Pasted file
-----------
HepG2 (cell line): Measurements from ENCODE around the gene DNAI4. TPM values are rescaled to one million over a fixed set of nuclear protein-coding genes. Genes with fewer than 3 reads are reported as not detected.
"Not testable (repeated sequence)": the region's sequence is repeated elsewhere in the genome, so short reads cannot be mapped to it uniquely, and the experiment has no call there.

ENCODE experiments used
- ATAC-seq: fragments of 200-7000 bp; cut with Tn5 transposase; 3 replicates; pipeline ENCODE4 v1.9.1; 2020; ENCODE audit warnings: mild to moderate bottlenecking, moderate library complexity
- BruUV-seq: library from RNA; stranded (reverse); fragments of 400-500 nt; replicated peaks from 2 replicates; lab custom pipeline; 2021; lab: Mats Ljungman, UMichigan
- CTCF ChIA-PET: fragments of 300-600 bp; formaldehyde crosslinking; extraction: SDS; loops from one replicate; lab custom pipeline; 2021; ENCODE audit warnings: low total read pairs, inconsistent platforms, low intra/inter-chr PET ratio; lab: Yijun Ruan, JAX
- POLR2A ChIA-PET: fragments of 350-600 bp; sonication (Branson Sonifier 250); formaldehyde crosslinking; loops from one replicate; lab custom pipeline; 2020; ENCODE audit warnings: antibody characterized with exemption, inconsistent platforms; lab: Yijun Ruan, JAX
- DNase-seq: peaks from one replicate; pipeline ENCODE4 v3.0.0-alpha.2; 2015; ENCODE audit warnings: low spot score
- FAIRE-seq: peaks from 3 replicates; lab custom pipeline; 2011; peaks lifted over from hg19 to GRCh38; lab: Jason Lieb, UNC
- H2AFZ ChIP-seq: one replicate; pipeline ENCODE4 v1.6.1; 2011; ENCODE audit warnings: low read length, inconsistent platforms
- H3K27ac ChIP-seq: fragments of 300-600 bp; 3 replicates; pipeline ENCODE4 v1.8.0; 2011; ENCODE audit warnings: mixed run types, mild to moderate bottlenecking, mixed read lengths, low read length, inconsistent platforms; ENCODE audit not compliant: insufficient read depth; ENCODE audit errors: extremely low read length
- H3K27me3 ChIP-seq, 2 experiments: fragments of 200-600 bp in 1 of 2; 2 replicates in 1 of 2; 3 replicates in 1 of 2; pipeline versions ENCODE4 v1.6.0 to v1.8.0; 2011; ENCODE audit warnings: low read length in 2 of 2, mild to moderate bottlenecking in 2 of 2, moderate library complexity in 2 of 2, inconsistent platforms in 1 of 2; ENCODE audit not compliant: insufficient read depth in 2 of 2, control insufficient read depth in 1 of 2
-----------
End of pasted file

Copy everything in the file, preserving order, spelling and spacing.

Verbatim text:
HepG2 (cell line): Measurements from ENCODE around the gene DNAI4. TPM values are rescaled to one million over a fixed set of nuclear protein-coding genes. Genes with fewer than 3 reads are reported as not detected.
"Not testable (repeated sequence)": the region's sequence is repeated elsewhere in the genome, so short reads cannot be mapped to it uniquely, and the experiment has no call there.

ENCODE experiments used
- ATAC-seq: fragments of 200-7000 bp; cut with Tn5 transposase; 3 replicates; pipeline ENCODE4 v1.9.1; 2020; ENCODE audit warnings: mild to moderate bottlenecking, moderate library complexity
- BruUV-seq: library from RNA; stranded (reverse); fragments of 400-500 nt; replicated peaks from 2 replicates; lab custom pipeline; 2021; lab: Mats Ljungman, UMichigan
- CTCF ChIA-PET: fragments of 300-600 bp; formaldehyde crosslinking; extraction: SDS; loops from one replicate; lab custom pipeline; 2021; ENCODE audit warnings: low total read pairs, inconsistent platforms, low intra/inter-chr PET ratio; lab: Yijun Ruan, JAX
- POLR2A ChIA-PET: fragments of 350-600 bp; sonication (Branson Sonifier 250); formaldehyde crosslinking; loops from one replicate; lab custom pipeline; 2020; ENCODE audit warnings: antibody characterized with exemption, inconsistent platforms; lab: Yijun Ruan, JAX
- DNase-seq: peaks from one replicate; pipeline ENCODE4 v3.0.0-alpha.2; 2015; ENCODE audit warnings: low spot score
- FAIRE-seq: peaks from 3 replicates; lab custom pipeline; 2011; peaks lifted over from hg19 to GRCh38; lab: Jason Lieb, UNC
- H2AFZ ChIP-seq: one replicate; pipeline ENCODE4 v1.6.1; 2011; ENCODE audit warnings: low read length, inconsistent platforms
- H3K27ac ChIP-seq: fragments of 300-600 bp; 3 replicates; pipeline ENCODE4 v1.8.0; 2011; ENCODE audit warnings: mixed run types, mild to moderate bottlenecking, mixed read lengths, low read length, inconsistent platforms; ENCODE audit not compliant: insufficient read depth; ENCODE audit errors: extremely low read length
- H3K27me3 ChIP-seq, 2 experiments: fragments of 200-600 bp in 1 of 2; 2 replicates in 1 of 2; 3 replicates in 1 of 2; pipeline versions ENCODE4 v1.6.0 to v1.8.0; 2011; ENCODE audit warnings: low read length in 2 of 2, mild to moderate bottlenecking in 2 of 2, moderate library complexity in 2 of 2, inconsistent platforms in 1 of 2; ENCODE audit not compliant: insufficient read depth in 2 of 2, control insufficient read depth in 1 of 2